The world is full of so many passions these days. From gamers, fashionistas and bakers; we even go as far as labelling ourselves as people obsessed with cleaning our homes. One that you will hear often in the blogosphere is foodie – but what does that really mean to the young Scottish Muslim?
When groups of young Muslim professionals and friends get together and cannot settle on anywhere but a popular commercialised chicken restaurant to eat it may be brushed under the carpet. However, whilst they ponder over pittas and Peri-peri chips we need to sit and think: is this the best we can do?
Halal food has been a long time taboo topic amongst non-Muslims, as we live in a society where unfortunately revealing too much about yourself can often uncover the racial micro-aggressions we wish to avoid. In our new found search for open dialogue can good food take us there?
Have you perhaps realised someone you work with or know keeps turning down invitations to impromptu lunches with non-Muslim friends or festive meals with co-workers? It’s something that I have been guilty of whilst all the time thinking I’m not paying £45 for a stuffed pepper.
There is of course the argument that they don’t mind where everyone dines but this will subsequently ensue the inevitable course of events a Muslim goes through eating unprepared at a non-Halal restaurant. A multitude of questions …can I just ask…is the food cooked separately…is there alcohol in that…is there gelatine in the cheesecake? The list is endless.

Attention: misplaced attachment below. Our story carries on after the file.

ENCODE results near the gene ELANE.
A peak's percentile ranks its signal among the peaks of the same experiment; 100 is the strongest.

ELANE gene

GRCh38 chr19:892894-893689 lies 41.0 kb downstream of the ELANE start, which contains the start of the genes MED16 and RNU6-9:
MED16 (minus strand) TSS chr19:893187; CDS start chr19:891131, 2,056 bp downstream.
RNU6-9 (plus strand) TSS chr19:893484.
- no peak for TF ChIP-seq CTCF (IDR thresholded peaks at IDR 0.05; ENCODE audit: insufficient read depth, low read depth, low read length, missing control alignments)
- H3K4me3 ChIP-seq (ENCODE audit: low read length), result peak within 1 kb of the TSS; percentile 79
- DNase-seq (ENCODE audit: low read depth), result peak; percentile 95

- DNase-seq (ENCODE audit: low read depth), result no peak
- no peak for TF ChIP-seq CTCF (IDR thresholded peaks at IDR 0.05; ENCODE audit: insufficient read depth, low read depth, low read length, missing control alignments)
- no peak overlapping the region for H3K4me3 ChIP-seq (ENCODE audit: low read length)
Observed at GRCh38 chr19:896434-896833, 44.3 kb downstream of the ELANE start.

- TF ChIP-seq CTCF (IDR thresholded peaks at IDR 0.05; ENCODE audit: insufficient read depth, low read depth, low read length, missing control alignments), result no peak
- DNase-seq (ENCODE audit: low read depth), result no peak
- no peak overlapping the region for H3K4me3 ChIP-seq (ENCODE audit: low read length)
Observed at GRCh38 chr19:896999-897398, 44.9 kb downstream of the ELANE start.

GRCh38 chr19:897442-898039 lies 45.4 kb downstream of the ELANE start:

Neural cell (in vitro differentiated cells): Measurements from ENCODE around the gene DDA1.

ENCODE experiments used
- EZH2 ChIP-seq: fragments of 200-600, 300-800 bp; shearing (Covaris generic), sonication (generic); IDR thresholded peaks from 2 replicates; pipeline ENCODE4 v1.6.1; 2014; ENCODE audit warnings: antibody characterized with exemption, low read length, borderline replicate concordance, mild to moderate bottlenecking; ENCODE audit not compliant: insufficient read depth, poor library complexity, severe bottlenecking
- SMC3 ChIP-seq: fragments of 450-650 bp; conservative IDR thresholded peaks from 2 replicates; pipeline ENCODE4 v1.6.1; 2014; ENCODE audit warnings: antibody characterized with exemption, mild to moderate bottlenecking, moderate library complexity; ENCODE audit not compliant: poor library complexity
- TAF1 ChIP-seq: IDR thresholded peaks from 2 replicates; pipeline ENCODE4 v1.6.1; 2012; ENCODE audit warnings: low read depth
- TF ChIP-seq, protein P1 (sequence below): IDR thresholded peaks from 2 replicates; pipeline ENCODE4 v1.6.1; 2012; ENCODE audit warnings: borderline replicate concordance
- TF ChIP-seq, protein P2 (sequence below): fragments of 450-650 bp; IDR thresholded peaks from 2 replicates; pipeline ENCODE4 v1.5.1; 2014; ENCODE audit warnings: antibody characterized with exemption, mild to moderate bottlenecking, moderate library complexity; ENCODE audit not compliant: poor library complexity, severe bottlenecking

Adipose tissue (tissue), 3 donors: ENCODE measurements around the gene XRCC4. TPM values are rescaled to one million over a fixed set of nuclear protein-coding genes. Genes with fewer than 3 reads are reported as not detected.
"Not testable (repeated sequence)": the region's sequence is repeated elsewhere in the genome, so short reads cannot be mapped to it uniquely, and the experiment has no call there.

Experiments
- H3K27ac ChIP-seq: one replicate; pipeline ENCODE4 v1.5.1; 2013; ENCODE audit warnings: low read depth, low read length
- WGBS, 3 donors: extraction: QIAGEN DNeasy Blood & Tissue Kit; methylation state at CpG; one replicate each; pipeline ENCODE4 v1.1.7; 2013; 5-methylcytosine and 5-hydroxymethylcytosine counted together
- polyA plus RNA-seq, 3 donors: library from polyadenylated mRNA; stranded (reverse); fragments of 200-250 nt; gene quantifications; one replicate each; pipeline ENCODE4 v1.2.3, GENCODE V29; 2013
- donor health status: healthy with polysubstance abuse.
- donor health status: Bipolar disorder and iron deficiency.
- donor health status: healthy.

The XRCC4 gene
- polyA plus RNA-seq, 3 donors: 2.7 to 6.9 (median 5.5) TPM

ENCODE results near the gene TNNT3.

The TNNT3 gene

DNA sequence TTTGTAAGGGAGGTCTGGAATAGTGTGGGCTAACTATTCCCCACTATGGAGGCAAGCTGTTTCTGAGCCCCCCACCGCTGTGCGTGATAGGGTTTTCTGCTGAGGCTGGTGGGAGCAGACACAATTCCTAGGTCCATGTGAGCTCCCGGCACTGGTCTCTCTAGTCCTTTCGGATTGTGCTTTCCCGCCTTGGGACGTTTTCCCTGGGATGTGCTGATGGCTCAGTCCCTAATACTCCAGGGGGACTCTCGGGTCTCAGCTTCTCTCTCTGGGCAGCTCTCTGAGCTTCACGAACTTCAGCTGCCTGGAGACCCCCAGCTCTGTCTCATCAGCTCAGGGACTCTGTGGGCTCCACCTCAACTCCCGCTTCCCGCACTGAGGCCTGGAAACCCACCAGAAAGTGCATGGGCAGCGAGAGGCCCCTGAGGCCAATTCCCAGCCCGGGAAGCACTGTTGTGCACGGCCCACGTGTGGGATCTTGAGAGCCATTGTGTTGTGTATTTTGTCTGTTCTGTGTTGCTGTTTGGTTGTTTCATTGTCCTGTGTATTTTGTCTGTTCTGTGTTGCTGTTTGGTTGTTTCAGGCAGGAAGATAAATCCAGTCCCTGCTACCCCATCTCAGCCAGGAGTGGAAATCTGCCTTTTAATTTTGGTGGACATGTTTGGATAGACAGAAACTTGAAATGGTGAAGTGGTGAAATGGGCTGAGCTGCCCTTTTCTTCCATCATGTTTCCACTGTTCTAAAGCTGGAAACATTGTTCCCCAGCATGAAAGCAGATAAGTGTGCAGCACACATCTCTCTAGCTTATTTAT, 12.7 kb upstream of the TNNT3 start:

They will be left to accept the fact that they have resorted to eating a dish they don’t like or want, for a price they don’t want to pay all the while gazing upon the trendy foods of their friends as they rave about the new Instagram sensation. The whole time they are really just thinking about what they will pick up to eat on their way home. McDonald’s anyone?
So here are a few things we ourselves as Muslims can do to make life just a little easier. Don’t rely on others to do it for you.
- Get up close and personal with the Halal food scene. Follow bloggers, email restaurants and enquire about their meat and produce. You will be surprised as to what gems you can uncover.
- Know what questions to ask about cross contamination and cooking ethos.
- Make your non-Muslim friends aware that you are going to phone ahead and find out what is Halal or what will be available for you to eat. Don’t leave them in blissful ignorance of your religious beliefs.
- Widen your palette – whether you grew up eating Ghanian, Pakistani or Malaysian food, try to step out of your comfort zone once in a while.
Most importantly stand up and suggest somewhere you would like to eat.
In the end who cares if it’s a medium hot pitta with cheese and Peri-peri chips? At least it was your first choice and not your only choice. If we aren’t even comfortable with suggesting Halal options how can we expect others to be?
By Raisah Goheer